Thursday, April 3, 2008

Stations of the Cross

Usually a Catholic tradition nowadays, we, as a Western Orthodox Church also celebrate the Stations of the Cross during the lenten season every Wednesday night. We walk through the stations after a 7pm liturgy (which most people fast for beforehand so that they can receive communion). The Stations are not a long service, but after not eating since noon, and an hour of liturgy, our wills often become weak, and thoughts of dinner and rest nearly overwhelm us.

It is at this time, however, that some of the most beautiful words are spoken and prayed, and if we listen, we come away renewed and with a deeper understanding of the Lord's suffering. We also come away with some greater knowledge of ourselves. It is a kind of knowledge that only comes through such an experience; a spiritual meditation of the cross, crossing oneself and bowing, praying, and hearing healing words. The soul and the body putting forth effort together.

When I was a little girl, I prayed that God would show me what his suffering meant; why Easter was so special. It took me until my first lent in the Orthodox Church to really make any headway in this. It took the effort of these long services where we, in our own small way, partook in the sufferings of Christ. That is what I had always been missing- the partaking in Christ's suffering before his resurrection. He calls us to die with him, that we might rise. If we do not die during a preapratory period like lent, the resurrection does not have the same depth or "gravitas," as a friend of ours likes to call it.

On the Easter morning after my first journey through lent, I was filled with such a joy. Christ had risen! Actually, the Hymn "He is Risen!" woke me up, like the Spirit of the Lord coming to announce his resurrection again, afresh. I was so joyful that day and cried as we rang the bells at Church in celebration. Many people did actually, it was hard not to. My emotions matched by desire to know the resurrection that day.

The lenten periods where I have fasted and made the spiritual effort have been the times when the resurrection meant the most. Though this year, my fast is different ( I am not restricting diet so much, except sweets), I need to make a similar effort towards His glorious appearing.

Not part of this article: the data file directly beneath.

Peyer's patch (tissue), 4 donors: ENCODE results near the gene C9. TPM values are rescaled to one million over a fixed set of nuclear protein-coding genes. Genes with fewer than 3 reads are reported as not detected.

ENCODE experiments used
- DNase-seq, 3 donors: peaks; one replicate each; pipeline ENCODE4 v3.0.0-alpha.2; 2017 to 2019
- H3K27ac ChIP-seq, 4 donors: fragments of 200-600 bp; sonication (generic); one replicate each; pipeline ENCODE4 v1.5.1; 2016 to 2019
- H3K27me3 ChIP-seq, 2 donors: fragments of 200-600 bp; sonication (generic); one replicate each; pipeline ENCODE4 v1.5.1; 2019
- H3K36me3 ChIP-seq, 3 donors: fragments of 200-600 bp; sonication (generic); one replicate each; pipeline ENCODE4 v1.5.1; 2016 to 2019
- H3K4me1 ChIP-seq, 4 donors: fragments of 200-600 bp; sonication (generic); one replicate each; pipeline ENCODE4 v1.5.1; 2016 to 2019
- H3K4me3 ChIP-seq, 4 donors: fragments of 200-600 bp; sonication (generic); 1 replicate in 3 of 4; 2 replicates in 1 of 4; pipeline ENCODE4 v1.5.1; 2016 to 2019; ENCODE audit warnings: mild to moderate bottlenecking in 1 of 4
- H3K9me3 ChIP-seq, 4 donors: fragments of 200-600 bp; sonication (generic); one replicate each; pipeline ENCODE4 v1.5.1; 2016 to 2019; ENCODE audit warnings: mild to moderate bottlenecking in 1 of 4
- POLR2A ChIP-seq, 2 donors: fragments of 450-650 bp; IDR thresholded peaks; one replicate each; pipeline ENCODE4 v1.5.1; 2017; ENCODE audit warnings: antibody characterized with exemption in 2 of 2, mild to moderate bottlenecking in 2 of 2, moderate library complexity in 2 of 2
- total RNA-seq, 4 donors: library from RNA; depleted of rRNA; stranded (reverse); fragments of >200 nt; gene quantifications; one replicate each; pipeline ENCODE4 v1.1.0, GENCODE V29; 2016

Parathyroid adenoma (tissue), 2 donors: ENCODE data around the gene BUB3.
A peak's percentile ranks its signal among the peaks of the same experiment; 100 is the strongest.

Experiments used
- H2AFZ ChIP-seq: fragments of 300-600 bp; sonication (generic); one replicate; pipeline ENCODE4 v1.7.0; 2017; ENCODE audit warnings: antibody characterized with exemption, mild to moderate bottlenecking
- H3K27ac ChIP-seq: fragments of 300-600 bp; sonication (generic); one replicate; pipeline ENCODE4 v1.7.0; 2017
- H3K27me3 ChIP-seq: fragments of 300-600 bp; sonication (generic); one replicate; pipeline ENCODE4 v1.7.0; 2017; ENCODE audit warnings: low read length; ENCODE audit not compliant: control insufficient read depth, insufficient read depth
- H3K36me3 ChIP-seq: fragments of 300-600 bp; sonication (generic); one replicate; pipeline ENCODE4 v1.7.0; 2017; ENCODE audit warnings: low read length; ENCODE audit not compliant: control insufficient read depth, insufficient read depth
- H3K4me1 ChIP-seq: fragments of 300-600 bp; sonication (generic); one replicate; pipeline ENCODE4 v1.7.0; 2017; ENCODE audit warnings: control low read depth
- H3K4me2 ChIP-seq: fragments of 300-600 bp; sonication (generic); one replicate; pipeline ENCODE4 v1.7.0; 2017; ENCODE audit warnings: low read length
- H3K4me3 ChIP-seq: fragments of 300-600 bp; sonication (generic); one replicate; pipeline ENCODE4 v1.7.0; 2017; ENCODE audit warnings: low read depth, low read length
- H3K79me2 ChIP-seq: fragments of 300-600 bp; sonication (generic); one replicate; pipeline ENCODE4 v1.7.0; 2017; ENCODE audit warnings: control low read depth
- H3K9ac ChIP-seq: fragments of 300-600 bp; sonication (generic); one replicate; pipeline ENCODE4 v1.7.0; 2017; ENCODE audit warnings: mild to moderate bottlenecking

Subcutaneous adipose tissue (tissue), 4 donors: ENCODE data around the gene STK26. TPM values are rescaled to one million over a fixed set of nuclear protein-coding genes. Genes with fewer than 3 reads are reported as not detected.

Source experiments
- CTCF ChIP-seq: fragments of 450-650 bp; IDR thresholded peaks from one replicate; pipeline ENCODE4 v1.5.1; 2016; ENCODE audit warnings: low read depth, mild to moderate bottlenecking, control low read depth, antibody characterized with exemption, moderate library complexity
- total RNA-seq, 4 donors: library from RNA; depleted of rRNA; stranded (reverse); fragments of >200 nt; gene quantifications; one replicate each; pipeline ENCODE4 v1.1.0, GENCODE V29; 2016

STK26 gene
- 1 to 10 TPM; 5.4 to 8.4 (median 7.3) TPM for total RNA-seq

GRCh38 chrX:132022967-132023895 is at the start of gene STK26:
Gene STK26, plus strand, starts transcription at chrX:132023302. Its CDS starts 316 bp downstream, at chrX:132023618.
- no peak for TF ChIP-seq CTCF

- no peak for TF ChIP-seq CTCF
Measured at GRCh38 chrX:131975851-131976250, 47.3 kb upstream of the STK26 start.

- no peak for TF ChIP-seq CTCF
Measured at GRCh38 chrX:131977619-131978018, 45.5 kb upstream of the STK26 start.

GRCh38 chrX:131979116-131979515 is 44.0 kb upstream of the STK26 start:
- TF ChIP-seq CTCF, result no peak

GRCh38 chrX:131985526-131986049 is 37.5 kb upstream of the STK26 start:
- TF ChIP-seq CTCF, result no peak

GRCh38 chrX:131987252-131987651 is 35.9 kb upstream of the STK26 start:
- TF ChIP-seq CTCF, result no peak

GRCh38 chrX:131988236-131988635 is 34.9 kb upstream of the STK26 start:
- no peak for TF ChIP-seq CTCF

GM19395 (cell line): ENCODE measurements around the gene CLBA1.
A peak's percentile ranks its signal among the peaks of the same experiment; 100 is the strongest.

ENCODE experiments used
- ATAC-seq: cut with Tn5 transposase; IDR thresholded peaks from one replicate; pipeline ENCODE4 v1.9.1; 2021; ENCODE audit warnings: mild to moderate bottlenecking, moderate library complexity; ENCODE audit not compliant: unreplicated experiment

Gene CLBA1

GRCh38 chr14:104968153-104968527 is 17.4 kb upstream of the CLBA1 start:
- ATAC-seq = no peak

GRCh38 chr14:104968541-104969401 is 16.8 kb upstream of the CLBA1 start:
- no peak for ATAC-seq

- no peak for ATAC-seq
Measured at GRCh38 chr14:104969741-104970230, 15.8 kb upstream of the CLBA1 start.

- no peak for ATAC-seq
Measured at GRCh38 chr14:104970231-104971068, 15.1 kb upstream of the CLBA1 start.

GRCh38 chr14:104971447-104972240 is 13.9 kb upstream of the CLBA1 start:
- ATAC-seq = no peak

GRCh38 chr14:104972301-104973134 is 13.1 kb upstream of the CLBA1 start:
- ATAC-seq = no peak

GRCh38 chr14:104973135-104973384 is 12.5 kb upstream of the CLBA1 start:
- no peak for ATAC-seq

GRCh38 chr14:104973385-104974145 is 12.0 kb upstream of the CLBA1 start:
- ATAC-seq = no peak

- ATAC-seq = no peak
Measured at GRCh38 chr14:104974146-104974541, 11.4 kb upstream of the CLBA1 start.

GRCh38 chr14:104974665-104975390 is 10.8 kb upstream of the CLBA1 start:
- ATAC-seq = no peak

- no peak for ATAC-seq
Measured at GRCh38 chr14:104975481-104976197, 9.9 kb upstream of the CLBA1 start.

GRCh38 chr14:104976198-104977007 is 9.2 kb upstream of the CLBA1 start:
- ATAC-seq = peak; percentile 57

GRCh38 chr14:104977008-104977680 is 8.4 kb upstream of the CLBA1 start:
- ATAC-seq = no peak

Anyways, I anow off track with my original thought- that of the Stations. Here is an excerpt that caught my eye last night. May it be a blessing to all.

From Station 10: Jesus is stripped of his garments-

Behold the Lord who clothed the world in beauty, who
now submits, for love of man, to all man’s hatred. He is
stripped of His clothing and prepared for the Cross.

Let us pray.

O BLESSED LORD JESUS, now prepared for the gallows tree;
Help us to strip off all false pride and to be clothed with sincerity
of heart: Let love rule in our hearts and fill them so that no
room remains for anger; let us rejoice in the success of others, and
pray for them in their shortcomings, that we have no room for the
cloak of envy; for lust, give us singleness of purpose; that all our
desires may be lived in the pure crucible of this Thy holy sacrifice;
Grant us for greed a love of holy poverty; for sloth a holy industry;
for gluttony a wholesome discipline; that resisting all temptations of
the world, the flesh, and the devil, we may live in faith, through
hope, with love by Thee, who now livest and reignest with the Father
and the Holy Spirit, one God, world without end. Amen.


Jen said...

Thanks so much for sharing these lovely (and well-articulated) thoughts.

Jen :o)

Elisabeth Hupp said...

Hi Katie,

Your post reminded me of the beauty of the Stations. This is my second lent having not experienced them (in the Eastern Rite), and they are truly so helpful in focusing us on our Lord's passion and our call to follow and "take up our cross."

I always work on I can get Fridays off for Church but I miss having the hymns, of the Stations in my head Thursday morning as in past years :). Perhaps Yiannis and I can start praying them at home (sure, no mixing the Western and Eastern lubrics in the chruch...but how about in the home?:).

Take care,